Once you have recovered your peperomia plant leaves back to their normal colour, it is important to take care of them to enable normal functioning. Here are some tips on how you can do so. Moreover, these tips can also help you to keep your peperomia plant safe and healthy in standard time. Let us see what they are:

  • Never put your peperomia plant under direct sunlight. Exposing them to direct sunlight causes the leaves to burn, making them brown at the edges, eventually making the effect similar to the entire leaf.
  • While direct sunlight is not the right option, an alternative can be to keep them under indirect but bright sunlight. Immediately shifting them to damp and darker conditions can make it difficult for them to adjust and sustain in the longer run. It is important to make the change slowly, one thing at a time. You can start by shifting them indoors but not completely devoiding them of natural light.
  • The potting mixture that one chooses for growing peperomia should supplement its nutritional needs and should ensure a proper drainage facility. Regular spotting is also encouraged to complement the drainage needs of the potting mixture.
  • Additionally, one can either buy a commercially available orchid potting mixture or mix a handful of vermiculite or peat moss to normal soil.
  • Give special attention to the size and material of the container in which you are placing your plant. A container or pot that is too big or too small in size can interfere with the growth of your peperomia plant. Often with a pot that is reduced in size stunts the growth of the roots and thereby the plant.
  • In addition, if you transplant your houseplants, stop doing that as the peperomia plants do not like it at all, and might even backfire by giving less or no growth.
  • Peperomia plants, just like any other plant, require a sufficient amount of water to grow, but the amount needs to be identified by you prior to waiting for them. Overwatering peperomia plants can be hazardous for them, causing root rot, and even their death. Keep a gap of a week or two before watering your plants thoroughly, or touch the surface of the soil to get a clearer picture.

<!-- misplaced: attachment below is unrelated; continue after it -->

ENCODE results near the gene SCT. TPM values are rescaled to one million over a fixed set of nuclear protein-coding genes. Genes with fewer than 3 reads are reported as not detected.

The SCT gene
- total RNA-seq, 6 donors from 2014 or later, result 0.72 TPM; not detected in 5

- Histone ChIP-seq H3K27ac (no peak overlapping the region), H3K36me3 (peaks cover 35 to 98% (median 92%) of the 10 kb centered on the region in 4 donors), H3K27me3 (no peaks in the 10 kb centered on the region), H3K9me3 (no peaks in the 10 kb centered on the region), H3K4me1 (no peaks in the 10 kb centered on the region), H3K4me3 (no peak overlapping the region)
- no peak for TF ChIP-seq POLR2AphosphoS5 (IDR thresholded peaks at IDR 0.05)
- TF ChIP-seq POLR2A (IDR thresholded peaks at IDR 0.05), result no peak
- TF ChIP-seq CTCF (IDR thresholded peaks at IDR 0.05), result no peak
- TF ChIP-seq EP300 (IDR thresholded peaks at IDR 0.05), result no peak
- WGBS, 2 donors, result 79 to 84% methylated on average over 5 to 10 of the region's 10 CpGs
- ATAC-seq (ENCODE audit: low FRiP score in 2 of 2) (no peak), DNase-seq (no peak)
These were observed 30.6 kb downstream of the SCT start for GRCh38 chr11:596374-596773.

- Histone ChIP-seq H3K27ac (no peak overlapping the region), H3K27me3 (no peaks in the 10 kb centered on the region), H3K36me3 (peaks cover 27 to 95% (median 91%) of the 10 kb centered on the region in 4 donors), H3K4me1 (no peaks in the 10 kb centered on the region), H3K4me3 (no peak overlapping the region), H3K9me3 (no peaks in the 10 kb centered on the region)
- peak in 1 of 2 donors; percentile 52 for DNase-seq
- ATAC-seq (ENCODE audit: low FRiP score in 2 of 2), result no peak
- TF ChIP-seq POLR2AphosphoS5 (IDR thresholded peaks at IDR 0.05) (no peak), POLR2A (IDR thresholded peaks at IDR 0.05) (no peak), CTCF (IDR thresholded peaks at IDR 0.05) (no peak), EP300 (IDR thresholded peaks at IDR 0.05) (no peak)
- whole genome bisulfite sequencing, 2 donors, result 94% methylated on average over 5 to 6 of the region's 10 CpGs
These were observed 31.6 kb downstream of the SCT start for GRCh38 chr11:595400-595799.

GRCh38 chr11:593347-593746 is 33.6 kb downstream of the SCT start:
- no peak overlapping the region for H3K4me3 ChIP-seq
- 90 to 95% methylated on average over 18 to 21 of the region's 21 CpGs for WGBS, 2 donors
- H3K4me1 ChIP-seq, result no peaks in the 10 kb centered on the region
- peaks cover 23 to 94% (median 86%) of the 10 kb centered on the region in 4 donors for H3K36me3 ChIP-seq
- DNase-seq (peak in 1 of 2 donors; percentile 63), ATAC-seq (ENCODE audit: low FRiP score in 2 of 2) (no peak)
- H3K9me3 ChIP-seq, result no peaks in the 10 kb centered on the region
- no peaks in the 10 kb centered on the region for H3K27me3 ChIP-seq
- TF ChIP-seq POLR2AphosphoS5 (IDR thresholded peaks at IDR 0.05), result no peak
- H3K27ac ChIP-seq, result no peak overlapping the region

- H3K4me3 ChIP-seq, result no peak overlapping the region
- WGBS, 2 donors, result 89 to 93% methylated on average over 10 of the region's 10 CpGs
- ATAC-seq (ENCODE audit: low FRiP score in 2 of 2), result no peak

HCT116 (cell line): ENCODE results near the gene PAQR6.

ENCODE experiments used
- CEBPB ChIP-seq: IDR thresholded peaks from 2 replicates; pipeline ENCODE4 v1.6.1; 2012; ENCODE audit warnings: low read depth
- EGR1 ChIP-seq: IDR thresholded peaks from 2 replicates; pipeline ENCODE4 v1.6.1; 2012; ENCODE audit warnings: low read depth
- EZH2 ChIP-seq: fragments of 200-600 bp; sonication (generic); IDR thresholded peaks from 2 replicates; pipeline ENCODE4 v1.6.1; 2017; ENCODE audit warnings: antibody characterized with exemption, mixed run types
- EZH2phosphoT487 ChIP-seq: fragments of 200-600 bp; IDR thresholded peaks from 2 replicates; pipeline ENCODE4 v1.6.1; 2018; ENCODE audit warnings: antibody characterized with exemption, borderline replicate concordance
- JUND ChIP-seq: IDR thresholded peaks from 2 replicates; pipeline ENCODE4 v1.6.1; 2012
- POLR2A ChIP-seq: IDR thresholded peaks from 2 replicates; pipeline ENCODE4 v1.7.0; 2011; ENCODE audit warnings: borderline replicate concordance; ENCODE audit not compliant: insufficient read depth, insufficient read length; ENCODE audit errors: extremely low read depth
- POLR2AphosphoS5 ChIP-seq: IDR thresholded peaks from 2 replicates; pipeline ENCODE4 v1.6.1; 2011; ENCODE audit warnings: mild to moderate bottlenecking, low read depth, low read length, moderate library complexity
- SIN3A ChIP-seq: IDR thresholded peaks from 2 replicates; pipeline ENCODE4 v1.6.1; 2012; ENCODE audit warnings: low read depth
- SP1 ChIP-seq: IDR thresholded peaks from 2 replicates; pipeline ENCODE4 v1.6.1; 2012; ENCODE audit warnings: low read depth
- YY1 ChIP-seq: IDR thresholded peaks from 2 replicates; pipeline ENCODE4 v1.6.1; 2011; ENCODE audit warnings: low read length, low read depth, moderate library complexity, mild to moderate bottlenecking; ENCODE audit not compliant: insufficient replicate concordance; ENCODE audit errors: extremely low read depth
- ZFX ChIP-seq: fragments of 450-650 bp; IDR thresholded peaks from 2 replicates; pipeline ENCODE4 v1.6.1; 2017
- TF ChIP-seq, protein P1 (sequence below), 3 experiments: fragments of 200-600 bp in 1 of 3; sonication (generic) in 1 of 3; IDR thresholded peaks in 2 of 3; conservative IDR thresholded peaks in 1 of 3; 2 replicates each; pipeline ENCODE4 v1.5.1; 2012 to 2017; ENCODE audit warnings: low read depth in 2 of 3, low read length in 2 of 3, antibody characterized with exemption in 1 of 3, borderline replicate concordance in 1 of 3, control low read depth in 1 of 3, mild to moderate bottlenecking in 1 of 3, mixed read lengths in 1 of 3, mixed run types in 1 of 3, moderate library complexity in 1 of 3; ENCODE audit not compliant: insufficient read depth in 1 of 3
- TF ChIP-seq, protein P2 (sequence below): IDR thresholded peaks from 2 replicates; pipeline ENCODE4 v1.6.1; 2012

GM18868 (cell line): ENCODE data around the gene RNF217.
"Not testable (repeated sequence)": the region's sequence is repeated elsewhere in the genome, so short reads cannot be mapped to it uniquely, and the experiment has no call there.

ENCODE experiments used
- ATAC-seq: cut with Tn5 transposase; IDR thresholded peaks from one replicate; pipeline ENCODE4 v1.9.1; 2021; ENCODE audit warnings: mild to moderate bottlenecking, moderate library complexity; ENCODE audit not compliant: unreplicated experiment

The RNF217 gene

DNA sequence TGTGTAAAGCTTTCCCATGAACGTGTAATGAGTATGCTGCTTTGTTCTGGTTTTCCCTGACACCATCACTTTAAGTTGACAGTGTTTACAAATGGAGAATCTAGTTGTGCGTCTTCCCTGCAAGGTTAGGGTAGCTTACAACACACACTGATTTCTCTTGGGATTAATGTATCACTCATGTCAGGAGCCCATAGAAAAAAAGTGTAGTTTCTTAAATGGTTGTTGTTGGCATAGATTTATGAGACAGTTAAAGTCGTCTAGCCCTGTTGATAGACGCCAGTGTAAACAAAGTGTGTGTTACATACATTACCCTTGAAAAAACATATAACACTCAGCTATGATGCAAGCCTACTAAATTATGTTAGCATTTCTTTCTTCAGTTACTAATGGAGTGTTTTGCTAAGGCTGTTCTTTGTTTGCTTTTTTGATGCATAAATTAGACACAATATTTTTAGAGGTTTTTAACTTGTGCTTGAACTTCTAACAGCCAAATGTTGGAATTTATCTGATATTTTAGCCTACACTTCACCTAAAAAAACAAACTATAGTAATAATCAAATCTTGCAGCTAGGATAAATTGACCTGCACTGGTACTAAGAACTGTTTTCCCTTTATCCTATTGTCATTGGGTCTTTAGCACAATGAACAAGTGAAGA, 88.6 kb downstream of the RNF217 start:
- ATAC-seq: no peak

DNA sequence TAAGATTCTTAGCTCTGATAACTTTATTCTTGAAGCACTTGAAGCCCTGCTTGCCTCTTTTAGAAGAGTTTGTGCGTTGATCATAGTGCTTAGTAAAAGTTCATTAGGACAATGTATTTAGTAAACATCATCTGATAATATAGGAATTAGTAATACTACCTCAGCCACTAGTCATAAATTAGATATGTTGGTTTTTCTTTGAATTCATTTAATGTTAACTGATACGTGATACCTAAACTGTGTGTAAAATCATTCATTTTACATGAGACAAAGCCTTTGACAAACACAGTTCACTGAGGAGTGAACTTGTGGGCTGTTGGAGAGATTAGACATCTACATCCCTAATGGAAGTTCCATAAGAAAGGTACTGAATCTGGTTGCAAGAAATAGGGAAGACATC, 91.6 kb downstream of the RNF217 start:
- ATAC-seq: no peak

• Do not expose them to extremely windy or cold temperatures in one go. It is not appreciated in the case of peperomia plants. They are natives of the tropic region and always seek out humid and warm conditions to not only survive, but thrive.
  • If the leaves of your peperomia plants start turning yellow, it is an early indication that they are not placed in the right temperature or humid conditions.
  • When you are spraying your peperomia plants with a fungicide, make sure to keep the nozzle of the tank very close to the ground. It ensures that the fungicide spray passes through the soil easily and cures the problem of root rot.

Remember that this method only works if root rot is caused by the presence of a fungus. In cases of overwatering, fungicide will not be of any use.


Given all the causes, solutions, and additional tips, it is very obvious that the Peperomia leaves are one of the easiest houseplants to grow. They do not present with special problems, and even if they do, it is rare and can be treated immediately. The care and solution tips are very similar to those of your regular houseplants, so you don’t really have to go an extra mile to make things work with Peperomia plants.

If you are still worried about the black and brown colour of the Peperomia leaves, you can either try the solutions one by one, or in an integrated manner to know what suits your plant the best. Remember, do not initiate experiments on your plant and remain patient for the results. Happy gardening!